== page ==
Obama's climate plan 'misses opportunity' of existing reactors, says NEI

05 August 2015

The Nuclear Energy Institute (NEI) has welcomed the positive changes on new nuclear power plants contained in the final Clean Power Plan rule issued this week by the US Environmental Protection Agency (EPA), but said it is a "missed opportunity" on existing reactors.

US President Barack Obama and EPA administrator Gina McCarthy unveiled the document on 3 August.

The final rule regulates greenhouse gas emissions from existing fossil fuel-fired power plants under section 111(d) of the Clean Air Act. NEI said this rulemaking "significantly changes how the electric power sector operates well into the future" and affects all sources of electricity, including nuclear energy facilities.

According to the final rule, new nuclear reactors and power uprates to existing units will help the USA cut its carbon dioxide (CO2) emissions by 32% from 2005 levels by 2030. Obama said this target makes the plan the "single most important step" the country has ever taken to tackle global climate change.

The White House said the plan will help to achieve Obama's near-term target to reduce emissions in the range of 17% below 2005 levels by 2020, and lays a "strong foundation" to deliver against his long-term target of between 26% and 28% by 2025.

The release of the final rule also "continues momentum" towards international climate talks in Paris in December, the White House said, building on announcements to date of post-2020 targets by countries representing 70% of global energy based carbon emissions.


NEI president and CEO Marvin Fertel said he was pleased that the EPA recognizes in the final rule that nuclear plants under construction should not be part of the goal-setting calculation, but should count toward compliance when they are operating. He is also encouraged that power uprates that increase nuclear plants' carbon-free output should count toward compliance.

But NEI is disappointed that the "best system of emission reduction" in the final plan does not incorporate the carbon-abatement value of existing nuclear power plants.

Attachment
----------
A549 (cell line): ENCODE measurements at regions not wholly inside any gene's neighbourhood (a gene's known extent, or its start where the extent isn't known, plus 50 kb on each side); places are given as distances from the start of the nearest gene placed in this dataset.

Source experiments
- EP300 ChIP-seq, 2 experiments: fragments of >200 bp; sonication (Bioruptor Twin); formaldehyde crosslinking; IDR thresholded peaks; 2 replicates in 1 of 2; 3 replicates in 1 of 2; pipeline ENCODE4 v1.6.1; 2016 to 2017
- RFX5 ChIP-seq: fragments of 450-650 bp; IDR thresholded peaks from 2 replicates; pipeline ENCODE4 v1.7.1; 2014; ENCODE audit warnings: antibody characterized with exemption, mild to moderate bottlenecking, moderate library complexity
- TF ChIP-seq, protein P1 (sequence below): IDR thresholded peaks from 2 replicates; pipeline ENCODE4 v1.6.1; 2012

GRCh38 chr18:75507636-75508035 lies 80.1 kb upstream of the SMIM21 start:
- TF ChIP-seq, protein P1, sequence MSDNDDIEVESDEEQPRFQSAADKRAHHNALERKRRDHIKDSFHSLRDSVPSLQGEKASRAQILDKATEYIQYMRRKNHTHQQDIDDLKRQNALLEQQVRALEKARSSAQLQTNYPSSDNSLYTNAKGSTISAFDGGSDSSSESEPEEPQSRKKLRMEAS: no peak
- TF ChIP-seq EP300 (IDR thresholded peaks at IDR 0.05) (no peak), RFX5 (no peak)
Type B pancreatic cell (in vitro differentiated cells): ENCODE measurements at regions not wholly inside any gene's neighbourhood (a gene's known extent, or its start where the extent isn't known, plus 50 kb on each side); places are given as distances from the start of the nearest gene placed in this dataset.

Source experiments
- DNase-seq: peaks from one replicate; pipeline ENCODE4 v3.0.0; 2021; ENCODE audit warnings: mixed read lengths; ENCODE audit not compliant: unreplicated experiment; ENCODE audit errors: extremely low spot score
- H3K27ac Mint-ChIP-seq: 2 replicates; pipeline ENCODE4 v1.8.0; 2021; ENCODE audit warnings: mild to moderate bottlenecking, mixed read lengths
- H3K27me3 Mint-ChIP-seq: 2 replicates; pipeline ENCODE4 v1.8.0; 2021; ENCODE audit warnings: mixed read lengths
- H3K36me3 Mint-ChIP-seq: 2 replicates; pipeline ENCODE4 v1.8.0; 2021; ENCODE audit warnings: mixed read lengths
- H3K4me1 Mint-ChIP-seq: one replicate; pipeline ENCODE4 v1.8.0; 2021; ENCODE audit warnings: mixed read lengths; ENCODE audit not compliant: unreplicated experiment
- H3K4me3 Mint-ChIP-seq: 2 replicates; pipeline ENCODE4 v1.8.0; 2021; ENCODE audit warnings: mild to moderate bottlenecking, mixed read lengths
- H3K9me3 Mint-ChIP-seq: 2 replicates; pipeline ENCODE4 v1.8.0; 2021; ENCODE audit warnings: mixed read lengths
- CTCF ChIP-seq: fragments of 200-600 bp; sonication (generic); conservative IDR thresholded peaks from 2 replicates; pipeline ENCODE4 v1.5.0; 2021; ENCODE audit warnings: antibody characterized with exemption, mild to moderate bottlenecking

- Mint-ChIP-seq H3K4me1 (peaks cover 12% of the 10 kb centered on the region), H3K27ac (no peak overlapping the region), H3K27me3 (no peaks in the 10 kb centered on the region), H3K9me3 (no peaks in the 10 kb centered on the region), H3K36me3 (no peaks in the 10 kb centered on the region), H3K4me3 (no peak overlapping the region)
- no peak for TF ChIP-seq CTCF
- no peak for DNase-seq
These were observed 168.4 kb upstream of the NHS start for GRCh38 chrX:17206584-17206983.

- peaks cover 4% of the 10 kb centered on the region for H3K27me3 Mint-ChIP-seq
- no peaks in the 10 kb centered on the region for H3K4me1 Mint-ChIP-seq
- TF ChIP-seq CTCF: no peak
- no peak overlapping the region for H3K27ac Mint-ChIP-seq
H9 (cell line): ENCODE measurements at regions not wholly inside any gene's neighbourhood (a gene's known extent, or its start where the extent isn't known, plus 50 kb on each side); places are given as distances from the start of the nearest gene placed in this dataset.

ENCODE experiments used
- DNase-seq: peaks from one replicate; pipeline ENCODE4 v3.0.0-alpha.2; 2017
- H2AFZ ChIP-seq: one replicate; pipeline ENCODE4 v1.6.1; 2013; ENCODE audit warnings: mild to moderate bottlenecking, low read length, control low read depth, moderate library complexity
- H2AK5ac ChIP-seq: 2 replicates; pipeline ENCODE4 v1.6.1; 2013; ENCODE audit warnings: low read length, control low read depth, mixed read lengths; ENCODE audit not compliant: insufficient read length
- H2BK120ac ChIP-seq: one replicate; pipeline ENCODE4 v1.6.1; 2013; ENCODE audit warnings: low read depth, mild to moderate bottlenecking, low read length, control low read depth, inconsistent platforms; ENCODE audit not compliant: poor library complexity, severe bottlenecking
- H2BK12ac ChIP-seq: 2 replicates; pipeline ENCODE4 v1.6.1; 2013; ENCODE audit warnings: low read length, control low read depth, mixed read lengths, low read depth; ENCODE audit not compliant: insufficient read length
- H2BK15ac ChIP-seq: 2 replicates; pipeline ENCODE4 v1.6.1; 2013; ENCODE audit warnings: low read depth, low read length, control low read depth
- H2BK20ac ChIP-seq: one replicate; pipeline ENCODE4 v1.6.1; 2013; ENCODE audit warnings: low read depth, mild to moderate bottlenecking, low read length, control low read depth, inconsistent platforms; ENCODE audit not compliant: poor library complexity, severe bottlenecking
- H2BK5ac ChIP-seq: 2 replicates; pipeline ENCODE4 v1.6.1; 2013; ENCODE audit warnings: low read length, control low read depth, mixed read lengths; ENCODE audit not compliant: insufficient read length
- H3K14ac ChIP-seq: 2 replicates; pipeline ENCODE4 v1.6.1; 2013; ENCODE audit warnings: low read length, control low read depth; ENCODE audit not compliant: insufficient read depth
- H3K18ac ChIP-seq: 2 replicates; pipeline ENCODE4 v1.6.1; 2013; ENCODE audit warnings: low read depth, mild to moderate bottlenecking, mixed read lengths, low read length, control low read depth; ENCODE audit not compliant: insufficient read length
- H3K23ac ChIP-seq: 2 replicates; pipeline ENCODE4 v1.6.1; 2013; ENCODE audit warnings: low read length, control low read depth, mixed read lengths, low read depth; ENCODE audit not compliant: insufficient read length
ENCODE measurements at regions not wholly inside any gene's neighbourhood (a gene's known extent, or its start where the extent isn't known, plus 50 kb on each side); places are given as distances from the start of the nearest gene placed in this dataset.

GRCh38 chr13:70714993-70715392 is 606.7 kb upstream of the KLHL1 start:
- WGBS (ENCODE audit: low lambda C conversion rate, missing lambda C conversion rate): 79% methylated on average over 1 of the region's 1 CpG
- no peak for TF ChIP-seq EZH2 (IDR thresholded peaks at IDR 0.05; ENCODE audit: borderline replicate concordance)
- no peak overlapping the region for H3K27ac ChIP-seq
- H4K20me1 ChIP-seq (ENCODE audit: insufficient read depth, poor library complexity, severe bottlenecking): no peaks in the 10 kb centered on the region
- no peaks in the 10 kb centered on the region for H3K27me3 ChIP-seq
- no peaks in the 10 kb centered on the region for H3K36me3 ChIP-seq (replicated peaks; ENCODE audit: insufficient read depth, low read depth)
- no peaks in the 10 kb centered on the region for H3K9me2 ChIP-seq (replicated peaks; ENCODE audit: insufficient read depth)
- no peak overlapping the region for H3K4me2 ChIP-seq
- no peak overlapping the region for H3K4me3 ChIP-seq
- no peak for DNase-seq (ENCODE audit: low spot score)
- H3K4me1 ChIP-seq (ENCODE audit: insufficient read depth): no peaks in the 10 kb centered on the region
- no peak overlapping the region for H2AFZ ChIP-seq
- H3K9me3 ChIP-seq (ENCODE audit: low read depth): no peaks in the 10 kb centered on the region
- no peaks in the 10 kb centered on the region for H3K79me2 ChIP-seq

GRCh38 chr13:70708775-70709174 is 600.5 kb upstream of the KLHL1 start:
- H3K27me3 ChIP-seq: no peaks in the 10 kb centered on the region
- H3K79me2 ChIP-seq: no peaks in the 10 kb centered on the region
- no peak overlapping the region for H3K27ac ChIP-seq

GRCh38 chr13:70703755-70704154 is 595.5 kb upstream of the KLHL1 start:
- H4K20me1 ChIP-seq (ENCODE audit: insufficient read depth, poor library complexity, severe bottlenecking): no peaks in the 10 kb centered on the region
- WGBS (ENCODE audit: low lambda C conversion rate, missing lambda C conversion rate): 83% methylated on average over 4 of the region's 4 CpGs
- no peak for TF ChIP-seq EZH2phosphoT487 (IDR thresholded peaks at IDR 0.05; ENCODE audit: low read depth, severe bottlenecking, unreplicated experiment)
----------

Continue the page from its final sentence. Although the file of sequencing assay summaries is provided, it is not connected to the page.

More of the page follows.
"This is surprising since EPA clearly recognized in the proposed rule that some of these plants are at risk of premature shutdown," Fertel said. EPA notes correctly, he added, that existing nuclear generation helps make existing CO2 emissions lower than they would otherwise be, but will not further lower them below current levels. What the final rule fails to recognize, he said, is that emissions will be significantly higher if existing nuclear power plants shut down prematurely.

Nuclear power produces 63% of America's carbon-free electricity and should be recognized in policies and in regulations as an essential element of a lower-carbon energy portfolio, Fertel said. In 2014 alone, nuclear energy avoided the emission of 595 million tonnes of CO2.

"Clearly, it must be part of any credible program to reduce carbon emissions," he said.

NEI wants new nuclear capacity to include nuclear plants relicensed to operate beyond 60 years, and any nuclear plants that have not received licence extensions to operate beyond their original 40-year term as of the beginning of the 2012 baseline year.

"The final rule appears to give no credit for licence extensions," Fertel said, adding that nuclear power plant operation beyond 40 years, and certainly beyond 60 years, "cannot be treated as a foregone conclusion".

Licence renewal is a major investment decision, he said. Although the cost of renewal varies for each type of reactor design and location, preliminary cost estimates are comparable to the cost of building a new combined cycle natural gas unit - in the range of $500 million to $1.5 billion.

NEI noted that Fertel's comments were preliminary and that he will more closely evaluate the final Clean Power Plan rule in the days ahead.

State plans

Obama stressed that the final rule sets the first-ever national standards to limit carbon pollution and tailored goals for states to cut emissions.

"We already set limits that protect public health by reducing soot and other toxic emissions, but until now, existing power plants, the largest source of carbon emissions in the United States, could release as much carbon pollution as they wanted," he said. "Over the next few years each state will have the chance to put together its own plan for reducing emissions. We are giving states the time and flexibility they need to reduce pollution in a way that suits them."

In a statement, the White House said that all low-carbon electricity generation technologies - among which it included renewables, energy efficiency, natural gas, nuclear and carbon capture and storage - can play a role in state plans.

These are due in September 2016, but states that need more time can make an initial submission and request extensions of up to two years for final plan submission. The compliance averaging period begins in 2022 instead of 2020, and emission reductions are phased in on a gradual 'glide path' to 2030. These provisions to give states and companies more time to prepare for compliance are paired with a new Clean Energy Incentive Program to drive deployment of renewable energy and low-income energy efficiency before 2022.

Researched and written
by World Nuclear News